I have a package with a class structure similar to this. Base class is a typical, simple parent class for a few separate hierarchies.

My package layout looks like this:

__init__.py (empty)

Is it a good idea or good practice to put Base class into __init__.py instead of creating separate module just for one class? In this way I wouldn't need to import it each time in modules.

  • 3
    I'd leave it in base.py but write something like from base import Base into the __init__.py such that you can then directly import Base from my_package like from my_package import Base
    – jojo
    Dec 10 '17 at 16:43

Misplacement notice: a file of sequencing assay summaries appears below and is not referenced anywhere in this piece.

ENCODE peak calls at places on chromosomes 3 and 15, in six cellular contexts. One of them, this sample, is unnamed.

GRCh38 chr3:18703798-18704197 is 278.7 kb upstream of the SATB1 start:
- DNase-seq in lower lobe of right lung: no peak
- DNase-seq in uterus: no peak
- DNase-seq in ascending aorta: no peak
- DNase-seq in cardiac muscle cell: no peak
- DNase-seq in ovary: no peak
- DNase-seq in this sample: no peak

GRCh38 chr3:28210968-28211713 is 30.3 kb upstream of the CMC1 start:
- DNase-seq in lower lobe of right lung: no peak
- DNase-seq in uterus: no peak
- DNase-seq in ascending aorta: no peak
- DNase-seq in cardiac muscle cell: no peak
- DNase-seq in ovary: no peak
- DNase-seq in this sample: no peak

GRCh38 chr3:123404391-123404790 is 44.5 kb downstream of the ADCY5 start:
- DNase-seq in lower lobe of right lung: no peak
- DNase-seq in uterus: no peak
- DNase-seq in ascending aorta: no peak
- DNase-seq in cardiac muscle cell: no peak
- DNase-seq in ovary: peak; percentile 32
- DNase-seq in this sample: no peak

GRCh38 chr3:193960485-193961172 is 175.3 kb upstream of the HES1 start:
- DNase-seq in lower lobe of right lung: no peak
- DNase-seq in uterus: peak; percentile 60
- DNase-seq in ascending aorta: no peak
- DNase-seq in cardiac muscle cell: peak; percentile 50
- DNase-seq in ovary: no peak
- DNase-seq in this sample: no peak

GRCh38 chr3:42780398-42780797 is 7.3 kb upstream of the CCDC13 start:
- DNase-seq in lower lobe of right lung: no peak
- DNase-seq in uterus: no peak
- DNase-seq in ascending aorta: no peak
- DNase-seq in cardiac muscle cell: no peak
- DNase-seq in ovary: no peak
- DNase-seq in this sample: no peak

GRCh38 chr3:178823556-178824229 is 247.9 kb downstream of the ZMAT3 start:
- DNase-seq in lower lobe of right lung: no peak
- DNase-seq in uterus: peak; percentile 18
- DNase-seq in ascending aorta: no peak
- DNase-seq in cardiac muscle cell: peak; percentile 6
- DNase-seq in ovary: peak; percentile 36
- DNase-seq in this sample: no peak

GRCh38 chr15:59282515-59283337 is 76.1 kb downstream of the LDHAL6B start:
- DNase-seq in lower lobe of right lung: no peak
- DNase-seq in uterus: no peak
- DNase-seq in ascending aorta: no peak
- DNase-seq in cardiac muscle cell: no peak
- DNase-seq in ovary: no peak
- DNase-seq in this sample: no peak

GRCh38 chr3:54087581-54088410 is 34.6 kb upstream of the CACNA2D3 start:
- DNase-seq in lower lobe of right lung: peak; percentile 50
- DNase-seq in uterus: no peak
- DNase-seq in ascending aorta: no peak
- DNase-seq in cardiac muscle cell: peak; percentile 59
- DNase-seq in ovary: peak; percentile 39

It is perfectly fine and a more flexible approach to leave it in base.py. Also note that the primary use of __init__.py is to initialize Python packages and not to hold content.

To avoid having to import the module each time you can write something like

# in __init__.py
from .base import Base

into the __init__.py such that you can directly import Base from my_package:

# some script
from my_package import Base

This is a common approach to make objects available at the package level.

For more info about the __init__.py file check out the documentation.

  • 2
    So what is the downside of putting classes in __init__.py?
    – user42723
    Aug 8 '20 at 21:26

Your Answer

By clicking “Post Your Answer”, you agree to our terms of service, privacy policy and cookie policy

Not the answer you're looking for? Browse other questions tagged or ask your own question.